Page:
Dr. Kevin McGoff is an Assistant Professor in the Department of Mathematics and Statistics at UNC Charlotte. He holds a Ph.D. in Mathematics from the University of Maryland, where he specialized in the study of dynamical systems. Prior to arriving at UNC Charlotte, Dr. McGoff worked as a Visiting Assistant Professor in the Department of Mathematics at Duke University. Dr. McGoff’s research now focuses on both theoretical and applied aspects of dynamical systems. In his more theoretical work, he investigates the long-term behavior of systems in which the rules of evolution have been selected at random. On the applied side, he develops and analyzes statistical procedures for modeling complex dynamic processes. Dr. McGoff has received funding from the National Science Foundation to conduct his research, and he has published papers in the Annals of Probability, the Annals of Statistics, the Proceedings of the American Mathematical Society, and Genome Biology.

Alyssa McGonagle, Psychological Sciences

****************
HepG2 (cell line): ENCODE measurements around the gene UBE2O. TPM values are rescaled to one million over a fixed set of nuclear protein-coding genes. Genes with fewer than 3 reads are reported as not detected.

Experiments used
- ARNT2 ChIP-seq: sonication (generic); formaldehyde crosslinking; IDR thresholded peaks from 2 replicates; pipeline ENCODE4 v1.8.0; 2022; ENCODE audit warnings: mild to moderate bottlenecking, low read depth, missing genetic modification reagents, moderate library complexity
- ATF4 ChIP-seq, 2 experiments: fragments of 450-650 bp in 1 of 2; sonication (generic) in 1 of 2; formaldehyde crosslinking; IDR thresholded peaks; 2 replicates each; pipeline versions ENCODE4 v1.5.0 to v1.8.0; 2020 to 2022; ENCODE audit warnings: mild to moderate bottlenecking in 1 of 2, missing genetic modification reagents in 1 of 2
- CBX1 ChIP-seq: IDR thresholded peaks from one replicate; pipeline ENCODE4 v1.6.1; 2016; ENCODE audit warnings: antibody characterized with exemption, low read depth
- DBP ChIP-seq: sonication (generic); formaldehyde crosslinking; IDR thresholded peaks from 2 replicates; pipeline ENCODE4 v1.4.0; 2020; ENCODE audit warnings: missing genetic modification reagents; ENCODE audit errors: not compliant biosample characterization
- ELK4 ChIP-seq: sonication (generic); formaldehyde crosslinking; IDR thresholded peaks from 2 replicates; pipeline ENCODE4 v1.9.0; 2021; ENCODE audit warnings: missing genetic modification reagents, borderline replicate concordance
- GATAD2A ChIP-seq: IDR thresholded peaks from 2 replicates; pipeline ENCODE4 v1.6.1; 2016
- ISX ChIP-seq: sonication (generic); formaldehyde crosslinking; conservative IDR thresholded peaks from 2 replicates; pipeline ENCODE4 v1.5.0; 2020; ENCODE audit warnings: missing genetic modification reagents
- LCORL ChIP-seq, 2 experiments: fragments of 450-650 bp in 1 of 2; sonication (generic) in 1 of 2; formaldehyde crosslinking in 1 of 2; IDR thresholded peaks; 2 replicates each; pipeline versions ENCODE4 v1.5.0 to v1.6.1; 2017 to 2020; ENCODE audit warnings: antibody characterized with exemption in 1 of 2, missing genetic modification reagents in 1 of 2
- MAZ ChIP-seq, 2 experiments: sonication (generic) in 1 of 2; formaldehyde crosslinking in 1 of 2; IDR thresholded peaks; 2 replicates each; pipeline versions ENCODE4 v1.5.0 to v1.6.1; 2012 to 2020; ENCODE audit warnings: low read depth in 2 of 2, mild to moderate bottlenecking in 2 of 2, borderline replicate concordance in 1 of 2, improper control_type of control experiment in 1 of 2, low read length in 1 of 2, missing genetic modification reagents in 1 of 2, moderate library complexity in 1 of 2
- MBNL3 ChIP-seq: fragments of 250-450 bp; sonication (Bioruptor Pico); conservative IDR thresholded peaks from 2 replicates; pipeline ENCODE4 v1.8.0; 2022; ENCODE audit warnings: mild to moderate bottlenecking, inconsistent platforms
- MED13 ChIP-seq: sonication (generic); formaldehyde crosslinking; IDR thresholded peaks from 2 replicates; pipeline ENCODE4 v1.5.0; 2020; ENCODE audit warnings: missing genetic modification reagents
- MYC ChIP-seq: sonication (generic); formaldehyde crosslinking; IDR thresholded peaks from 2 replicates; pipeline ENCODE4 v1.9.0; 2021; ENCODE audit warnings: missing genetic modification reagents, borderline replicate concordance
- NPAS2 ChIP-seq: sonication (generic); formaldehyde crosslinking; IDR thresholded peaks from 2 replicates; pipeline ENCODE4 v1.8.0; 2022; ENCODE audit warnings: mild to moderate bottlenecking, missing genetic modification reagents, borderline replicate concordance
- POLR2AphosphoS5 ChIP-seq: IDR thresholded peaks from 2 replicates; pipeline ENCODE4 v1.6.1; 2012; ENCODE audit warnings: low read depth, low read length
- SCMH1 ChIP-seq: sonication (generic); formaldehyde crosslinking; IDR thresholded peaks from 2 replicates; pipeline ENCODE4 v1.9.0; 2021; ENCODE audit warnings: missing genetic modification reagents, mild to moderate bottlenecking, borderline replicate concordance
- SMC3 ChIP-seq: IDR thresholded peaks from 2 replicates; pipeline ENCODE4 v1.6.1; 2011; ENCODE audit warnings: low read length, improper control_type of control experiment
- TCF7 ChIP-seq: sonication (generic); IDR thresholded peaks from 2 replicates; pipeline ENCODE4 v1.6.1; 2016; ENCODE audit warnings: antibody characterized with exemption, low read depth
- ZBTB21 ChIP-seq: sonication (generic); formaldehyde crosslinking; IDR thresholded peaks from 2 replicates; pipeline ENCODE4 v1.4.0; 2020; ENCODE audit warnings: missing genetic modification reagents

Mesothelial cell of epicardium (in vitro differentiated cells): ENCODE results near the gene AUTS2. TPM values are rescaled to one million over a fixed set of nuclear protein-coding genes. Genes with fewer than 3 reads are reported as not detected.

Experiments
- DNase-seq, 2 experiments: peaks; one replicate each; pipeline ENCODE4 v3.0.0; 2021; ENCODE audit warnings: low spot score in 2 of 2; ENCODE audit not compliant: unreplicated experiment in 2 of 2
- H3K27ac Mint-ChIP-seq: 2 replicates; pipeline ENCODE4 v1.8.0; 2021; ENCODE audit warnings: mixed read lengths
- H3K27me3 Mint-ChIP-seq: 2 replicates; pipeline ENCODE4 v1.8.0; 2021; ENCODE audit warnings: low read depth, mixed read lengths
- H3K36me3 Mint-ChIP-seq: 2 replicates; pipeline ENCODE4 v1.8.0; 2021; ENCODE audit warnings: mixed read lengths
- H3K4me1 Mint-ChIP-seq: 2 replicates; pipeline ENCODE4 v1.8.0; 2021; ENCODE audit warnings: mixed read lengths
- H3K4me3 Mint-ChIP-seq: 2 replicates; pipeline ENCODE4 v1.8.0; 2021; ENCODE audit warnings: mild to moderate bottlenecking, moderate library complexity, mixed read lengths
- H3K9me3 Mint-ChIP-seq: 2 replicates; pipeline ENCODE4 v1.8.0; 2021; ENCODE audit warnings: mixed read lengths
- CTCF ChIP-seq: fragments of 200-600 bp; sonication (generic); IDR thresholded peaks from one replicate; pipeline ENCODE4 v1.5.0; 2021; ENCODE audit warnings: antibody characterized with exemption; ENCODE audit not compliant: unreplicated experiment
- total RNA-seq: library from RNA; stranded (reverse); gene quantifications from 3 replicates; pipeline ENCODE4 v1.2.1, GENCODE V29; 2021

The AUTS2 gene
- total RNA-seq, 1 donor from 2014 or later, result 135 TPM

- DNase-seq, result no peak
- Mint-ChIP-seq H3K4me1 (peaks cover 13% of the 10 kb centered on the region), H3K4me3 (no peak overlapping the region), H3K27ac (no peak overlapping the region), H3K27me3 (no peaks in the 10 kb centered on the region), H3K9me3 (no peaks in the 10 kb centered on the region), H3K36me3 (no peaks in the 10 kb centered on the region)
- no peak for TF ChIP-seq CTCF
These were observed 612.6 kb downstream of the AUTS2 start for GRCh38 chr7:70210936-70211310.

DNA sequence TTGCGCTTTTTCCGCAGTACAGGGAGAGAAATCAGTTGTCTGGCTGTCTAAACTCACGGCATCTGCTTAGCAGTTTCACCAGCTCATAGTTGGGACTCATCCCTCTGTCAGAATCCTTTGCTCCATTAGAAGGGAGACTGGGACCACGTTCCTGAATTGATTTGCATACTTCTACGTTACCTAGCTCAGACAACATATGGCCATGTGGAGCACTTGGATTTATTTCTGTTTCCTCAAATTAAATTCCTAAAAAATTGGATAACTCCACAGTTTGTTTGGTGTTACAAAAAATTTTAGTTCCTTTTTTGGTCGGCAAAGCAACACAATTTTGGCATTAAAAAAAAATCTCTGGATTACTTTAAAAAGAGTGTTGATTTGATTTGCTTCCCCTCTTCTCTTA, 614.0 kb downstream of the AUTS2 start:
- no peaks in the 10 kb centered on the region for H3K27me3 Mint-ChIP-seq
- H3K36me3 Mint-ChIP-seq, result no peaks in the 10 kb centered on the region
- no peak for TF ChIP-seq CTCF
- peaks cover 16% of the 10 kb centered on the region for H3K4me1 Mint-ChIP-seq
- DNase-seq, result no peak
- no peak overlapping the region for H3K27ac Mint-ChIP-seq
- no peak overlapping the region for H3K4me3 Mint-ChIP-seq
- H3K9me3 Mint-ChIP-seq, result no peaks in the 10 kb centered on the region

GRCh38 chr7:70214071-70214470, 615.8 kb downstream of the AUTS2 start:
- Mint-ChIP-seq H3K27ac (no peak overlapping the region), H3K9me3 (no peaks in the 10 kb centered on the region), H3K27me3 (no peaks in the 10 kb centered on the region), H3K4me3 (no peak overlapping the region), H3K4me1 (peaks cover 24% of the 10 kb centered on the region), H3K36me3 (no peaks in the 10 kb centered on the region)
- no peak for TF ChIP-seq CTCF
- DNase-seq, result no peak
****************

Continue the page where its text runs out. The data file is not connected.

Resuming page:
Dr. Alyssa McGonagle an Assistant Professor of Psychology and Organizational Science at UNC Charlotte. She completed a Ph.D. in Psychology (Industrial/Organizational) with an emphasis in Occupational Health Psychology at the University of Connecticut in 2011, where she was a National Institute for Occupational Safety and Health (NIOSH) research fellow. She then was employed as an Assistant Professor of Industrial/Organizational Psychology at Wayne State University from 2011-2016. Dr. McGonagle’s research broadly focuses on workers’ health, safety, and well-being. She currently has a particular interest in developing and evaluating interventions to promote well-being, work ability, and quality of working life for workers with potentially disabling chronic health conditions. Dr. McGonagle has received funding for her research from the Institute of Coaching, the Alfred P. Sloan Foundation, and the SIOP Foundation. She has published her research in the Journal of Applied Psychology, the Journal of Occupational Health Psychology, and the Journal of Business and Psychology, among others. She is on the editorial board of Stress and Health, Occupational Health Science, and the Journal of Business and Psychology.